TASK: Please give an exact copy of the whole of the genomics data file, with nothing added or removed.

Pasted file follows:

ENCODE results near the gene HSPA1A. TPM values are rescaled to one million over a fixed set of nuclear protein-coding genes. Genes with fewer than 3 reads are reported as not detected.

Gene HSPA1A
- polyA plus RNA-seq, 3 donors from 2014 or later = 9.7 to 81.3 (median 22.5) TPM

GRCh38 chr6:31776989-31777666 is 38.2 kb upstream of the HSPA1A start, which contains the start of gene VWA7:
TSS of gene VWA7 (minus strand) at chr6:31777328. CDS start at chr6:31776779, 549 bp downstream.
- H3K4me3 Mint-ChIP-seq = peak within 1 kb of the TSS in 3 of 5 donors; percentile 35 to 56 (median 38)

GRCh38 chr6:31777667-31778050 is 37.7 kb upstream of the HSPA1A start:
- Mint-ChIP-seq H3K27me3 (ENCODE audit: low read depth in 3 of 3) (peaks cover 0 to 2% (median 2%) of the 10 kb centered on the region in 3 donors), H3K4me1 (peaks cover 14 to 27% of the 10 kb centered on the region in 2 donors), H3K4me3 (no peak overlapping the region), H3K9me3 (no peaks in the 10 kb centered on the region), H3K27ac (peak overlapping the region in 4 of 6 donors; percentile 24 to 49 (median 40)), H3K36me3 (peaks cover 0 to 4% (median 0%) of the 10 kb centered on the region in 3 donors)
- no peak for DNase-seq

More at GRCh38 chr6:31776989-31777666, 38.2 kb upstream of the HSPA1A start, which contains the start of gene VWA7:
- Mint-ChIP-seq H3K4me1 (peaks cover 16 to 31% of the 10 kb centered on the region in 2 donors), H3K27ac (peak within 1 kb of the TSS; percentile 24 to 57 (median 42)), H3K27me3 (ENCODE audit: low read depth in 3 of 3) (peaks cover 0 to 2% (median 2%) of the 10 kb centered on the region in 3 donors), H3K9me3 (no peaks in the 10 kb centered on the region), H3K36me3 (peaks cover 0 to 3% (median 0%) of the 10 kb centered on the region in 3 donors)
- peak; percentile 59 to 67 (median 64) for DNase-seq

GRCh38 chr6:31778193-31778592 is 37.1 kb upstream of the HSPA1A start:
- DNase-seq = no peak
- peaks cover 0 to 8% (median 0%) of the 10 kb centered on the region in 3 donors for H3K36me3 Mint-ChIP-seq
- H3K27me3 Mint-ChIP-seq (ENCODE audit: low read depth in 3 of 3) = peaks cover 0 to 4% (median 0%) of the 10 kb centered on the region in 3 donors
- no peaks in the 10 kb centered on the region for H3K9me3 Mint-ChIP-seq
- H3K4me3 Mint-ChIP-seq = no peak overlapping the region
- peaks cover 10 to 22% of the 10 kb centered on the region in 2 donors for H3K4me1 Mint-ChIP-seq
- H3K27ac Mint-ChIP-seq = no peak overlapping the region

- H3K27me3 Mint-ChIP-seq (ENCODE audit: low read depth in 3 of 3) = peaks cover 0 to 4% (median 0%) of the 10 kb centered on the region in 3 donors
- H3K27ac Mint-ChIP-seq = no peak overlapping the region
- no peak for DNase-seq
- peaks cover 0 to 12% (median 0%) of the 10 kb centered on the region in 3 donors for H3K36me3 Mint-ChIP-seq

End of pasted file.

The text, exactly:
ENCODE results near the gene HSPA1A. TPM values are rescaled to one million over a fixed set of nuclear protein-coding genes. Genes with fewer than 3 reads are reported as not detected.

Gene HSPA1A
- polyA plus RNA-seq, 3 donors from 2014 or later = 9.7 to 81.3 (median 22.5) TPM

GRCh38 chr6:31776989-31777666 is 38.2 kb upstream of the HSPA1A start, which contains the start of gene VWA7:
TSS of gene VWA7 (minus strand) at chr6:31777328. CDS start at chr6:31776779, 549 bp downstream.
- H3K4me3 Mint-ChIP-seq = peak within 1 kb of the TSS in 3 of 5 donors; percentile 35 to 56 (median 38)

GRCh38 chr6:31777667-31778050 is 37.7 kb upstream of the HSPA1A start:
- Mint-ChIP-seq H3K27me3 (ENCODE audit: low read depth in 3 of 3) (peaks cover 0 to 2% (median 2%) of the 10 kb centered on the region in 3 donors), H3K4me1 (peaks cover 14 to 27% of the 10 kb centered on the region in 2 donors), H3K4me3 (no peak overlapping the region), H3K9me3 (no peaks in the 10 kb centered on the region), H3K27ac (peak overlapping the region in 4 of 6 donors; percentile 24 to 49 (median 40)), H3K36me3 (peaks cover 0 to 4% (median 0%) of the 10 kb centered on the region in 3 donors)
- no peak for DNase-seq

More at GRCh38 chr6:31776989-31777666, 38.2 kb upstream of the HSPA1A start, which contains the start of gene VWA7:
- Mint-ChIP-seq H3K4me1 (peaks cover 16 to 31% of the 10 kb centered on the region in 2 donors), H3K27ac (peak within 1 kb of the TSS; percentile 24 to 57 (median 42)), H3K27me3 (ENCODE audit: low read depth in 3 of 3) (peaks cover 0 to 2% (median 2%) of the 10 kb centered on the region in 3 donors), H3K9me3 (no peaks in the 10 kb centered on the region), H3K36me3 (peaks cover 0 to 3% (median 0%) of the 10 kb centered on the region in 3 donors)
- peak; percentile 59 to 67 (median 64) for DNase-seq

GRCh38 chr6:31778193-31778592 is 37.1 kb upstream of the HSPA1A start:
- DNase-seq = no peak
- peaks cover 0 to 8% (median 0%) of the 10 kb centered on the region in 3 donors for H3K36me3 Mint-ChIP-seq
- H3K27me3 Mint-ChIP-seq (ENCODE audit: low read depth in 3 of 3) = peaks cover 0 to 4% (median 0%) of the 10 kb centered on the region in 3 donors
- no peaks in the 10 kb centered on the region for H3K9me3 Mint-ChIP-seq
- H3K4me3 Mint-ChIP-seq = no peak overlapping the region
- peaks cover 10 to 22% of the 10 kb centered on the region in 2 donors for H3K4me1 Mint-ChIP-seq
- H3K27ac Mint-ChIP-seq = no peak overlapping the region

- H3K27me3 Mint-ChIP-seq (ENCODE audit: low read depth in 3 of 3) = peaks cover 0 to 4% (median 0%) of the 10 kb centered on the region in 3 donors
- H3K27ac Mint-ChIP-seq = no peak overlapping the region
- no peak for DNase-seq
- peaks cover 0 to 12% (median 0%) of the 10 kb centered on the region in 3 donors for H3K36me3 Mint-ChIP-seq